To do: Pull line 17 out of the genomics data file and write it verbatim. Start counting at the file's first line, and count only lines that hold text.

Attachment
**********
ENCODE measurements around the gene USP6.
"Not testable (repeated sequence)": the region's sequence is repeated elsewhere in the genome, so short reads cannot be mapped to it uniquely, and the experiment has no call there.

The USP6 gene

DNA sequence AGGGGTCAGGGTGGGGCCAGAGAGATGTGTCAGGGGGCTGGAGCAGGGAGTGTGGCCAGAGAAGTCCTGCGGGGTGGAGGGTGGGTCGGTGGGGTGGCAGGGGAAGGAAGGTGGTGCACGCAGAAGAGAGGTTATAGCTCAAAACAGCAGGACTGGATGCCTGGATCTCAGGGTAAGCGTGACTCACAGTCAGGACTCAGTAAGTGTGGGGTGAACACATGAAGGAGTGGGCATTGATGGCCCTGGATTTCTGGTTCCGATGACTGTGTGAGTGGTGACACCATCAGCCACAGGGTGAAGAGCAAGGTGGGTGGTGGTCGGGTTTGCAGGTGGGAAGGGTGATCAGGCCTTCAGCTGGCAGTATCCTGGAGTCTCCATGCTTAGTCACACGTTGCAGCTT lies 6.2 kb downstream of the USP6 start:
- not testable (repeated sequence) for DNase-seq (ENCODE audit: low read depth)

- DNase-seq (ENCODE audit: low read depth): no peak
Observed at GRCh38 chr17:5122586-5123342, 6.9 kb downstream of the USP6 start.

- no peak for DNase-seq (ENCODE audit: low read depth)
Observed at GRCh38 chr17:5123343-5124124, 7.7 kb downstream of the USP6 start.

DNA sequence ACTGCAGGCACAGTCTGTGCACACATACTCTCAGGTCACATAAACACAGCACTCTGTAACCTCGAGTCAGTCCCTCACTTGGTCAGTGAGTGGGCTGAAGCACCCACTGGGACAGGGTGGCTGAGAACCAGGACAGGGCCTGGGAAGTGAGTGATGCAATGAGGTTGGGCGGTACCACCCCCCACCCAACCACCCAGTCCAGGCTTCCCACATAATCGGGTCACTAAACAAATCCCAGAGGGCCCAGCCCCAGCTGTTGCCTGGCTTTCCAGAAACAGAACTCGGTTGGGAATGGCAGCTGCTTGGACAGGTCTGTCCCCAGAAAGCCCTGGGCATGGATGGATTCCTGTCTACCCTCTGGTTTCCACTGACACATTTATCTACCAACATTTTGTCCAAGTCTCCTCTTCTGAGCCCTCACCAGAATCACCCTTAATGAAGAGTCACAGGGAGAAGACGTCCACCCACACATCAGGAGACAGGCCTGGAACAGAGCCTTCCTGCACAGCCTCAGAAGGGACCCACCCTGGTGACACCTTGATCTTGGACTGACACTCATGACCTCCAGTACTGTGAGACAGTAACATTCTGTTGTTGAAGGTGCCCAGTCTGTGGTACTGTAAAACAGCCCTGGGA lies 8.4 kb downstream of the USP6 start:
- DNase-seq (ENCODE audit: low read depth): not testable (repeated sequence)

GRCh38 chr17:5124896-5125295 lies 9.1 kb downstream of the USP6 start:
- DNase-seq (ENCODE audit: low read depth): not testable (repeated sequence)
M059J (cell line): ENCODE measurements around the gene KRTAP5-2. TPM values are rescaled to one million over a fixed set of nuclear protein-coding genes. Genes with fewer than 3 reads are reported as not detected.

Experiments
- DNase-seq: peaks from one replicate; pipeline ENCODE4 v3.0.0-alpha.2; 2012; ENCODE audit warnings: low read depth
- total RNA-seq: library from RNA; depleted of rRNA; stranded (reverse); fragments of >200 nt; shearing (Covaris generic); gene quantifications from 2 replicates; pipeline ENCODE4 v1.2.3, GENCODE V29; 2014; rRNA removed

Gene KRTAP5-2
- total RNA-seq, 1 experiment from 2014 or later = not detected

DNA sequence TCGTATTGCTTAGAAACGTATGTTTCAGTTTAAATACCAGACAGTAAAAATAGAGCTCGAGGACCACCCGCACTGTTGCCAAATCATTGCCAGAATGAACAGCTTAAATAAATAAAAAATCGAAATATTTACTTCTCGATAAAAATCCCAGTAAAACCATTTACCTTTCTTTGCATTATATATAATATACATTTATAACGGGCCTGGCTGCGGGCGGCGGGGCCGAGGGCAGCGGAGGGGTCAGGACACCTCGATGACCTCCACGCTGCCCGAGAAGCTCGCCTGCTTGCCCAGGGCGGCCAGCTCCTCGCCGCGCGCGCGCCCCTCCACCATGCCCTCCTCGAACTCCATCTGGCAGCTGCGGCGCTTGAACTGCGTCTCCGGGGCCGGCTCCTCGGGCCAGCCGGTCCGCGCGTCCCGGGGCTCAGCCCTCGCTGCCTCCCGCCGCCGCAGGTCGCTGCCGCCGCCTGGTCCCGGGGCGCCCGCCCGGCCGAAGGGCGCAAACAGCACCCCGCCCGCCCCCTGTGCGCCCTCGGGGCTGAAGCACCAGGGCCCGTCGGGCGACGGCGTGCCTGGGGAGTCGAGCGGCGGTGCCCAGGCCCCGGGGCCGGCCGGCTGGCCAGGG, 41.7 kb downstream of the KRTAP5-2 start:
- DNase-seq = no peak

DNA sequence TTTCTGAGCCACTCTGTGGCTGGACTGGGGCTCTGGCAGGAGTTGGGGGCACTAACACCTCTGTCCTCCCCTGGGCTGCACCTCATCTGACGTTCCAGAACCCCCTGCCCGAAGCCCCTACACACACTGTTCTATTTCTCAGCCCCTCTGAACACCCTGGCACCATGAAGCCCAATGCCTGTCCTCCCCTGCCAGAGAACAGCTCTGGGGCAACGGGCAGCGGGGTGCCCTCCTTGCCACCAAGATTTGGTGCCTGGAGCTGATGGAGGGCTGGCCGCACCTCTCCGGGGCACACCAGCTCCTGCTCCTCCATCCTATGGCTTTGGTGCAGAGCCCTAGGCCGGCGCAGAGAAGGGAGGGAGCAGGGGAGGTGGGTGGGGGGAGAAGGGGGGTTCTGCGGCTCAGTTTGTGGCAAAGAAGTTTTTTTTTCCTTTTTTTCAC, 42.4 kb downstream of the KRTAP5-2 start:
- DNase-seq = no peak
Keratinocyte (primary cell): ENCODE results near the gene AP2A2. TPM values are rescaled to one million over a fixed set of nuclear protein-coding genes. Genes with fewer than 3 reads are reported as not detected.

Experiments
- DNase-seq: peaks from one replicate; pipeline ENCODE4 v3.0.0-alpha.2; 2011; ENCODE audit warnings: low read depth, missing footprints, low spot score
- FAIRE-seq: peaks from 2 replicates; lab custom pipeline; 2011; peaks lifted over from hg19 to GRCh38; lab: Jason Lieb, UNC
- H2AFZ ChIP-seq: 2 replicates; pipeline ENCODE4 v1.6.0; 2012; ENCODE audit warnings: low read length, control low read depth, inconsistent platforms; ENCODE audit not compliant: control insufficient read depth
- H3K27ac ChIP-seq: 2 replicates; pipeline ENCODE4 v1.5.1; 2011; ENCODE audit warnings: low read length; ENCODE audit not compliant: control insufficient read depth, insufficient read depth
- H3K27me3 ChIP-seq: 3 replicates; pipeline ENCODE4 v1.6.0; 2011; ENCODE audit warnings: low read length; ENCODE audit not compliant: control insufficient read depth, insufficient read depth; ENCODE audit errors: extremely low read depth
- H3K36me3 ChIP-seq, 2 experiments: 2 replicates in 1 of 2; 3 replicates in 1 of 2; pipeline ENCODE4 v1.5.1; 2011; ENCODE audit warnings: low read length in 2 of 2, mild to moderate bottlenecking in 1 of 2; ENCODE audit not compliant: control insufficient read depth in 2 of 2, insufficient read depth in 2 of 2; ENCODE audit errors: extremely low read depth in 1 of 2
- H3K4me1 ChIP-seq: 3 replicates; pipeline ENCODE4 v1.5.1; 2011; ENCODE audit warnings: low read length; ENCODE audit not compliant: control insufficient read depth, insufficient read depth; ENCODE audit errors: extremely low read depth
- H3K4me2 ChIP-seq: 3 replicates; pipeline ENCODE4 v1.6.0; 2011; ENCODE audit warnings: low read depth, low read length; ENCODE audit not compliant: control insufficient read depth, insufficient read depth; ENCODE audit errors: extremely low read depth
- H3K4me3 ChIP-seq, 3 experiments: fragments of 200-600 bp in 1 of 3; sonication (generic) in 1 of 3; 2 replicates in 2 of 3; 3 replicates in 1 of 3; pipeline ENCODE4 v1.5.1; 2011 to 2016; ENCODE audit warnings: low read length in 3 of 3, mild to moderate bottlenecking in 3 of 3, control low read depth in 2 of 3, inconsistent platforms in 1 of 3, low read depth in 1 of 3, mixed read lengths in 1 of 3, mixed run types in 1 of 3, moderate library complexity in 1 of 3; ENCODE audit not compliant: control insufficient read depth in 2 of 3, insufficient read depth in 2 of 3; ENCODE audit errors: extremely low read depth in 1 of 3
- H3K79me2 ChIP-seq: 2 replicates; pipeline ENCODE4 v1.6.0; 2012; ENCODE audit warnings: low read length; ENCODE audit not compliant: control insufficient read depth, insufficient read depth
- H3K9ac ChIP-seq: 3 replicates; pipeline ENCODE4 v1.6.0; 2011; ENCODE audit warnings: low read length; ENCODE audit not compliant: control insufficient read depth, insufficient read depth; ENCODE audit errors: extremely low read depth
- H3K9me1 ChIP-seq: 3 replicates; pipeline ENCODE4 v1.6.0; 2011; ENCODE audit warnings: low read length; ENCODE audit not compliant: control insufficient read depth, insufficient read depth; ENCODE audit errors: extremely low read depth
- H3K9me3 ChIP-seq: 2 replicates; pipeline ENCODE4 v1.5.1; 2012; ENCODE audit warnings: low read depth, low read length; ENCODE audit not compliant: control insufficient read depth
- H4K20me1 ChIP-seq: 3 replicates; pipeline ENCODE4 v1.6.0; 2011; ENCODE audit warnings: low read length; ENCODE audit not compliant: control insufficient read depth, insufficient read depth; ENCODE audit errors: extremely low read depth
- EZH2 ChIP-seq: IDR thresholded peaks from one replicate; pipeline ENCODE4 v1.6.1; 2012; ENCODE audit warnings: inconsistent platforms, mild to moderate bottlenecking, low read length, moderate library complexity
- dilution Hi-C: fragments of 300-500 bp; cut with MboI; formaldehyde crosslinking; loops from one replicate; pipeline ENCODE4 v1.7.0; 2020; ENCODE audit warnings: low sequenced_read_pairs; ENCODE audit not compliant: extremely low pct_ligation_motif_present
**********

- total RNA-seq: library from RNA; depleted of rRNA; stranded (reverse); fragments of >200 nt; shearing (Covaris generic); gene quantifications from 2 replicates; pipeline ENCODE4 v1.2.3, GENCODE V29; 2014; rRNA removed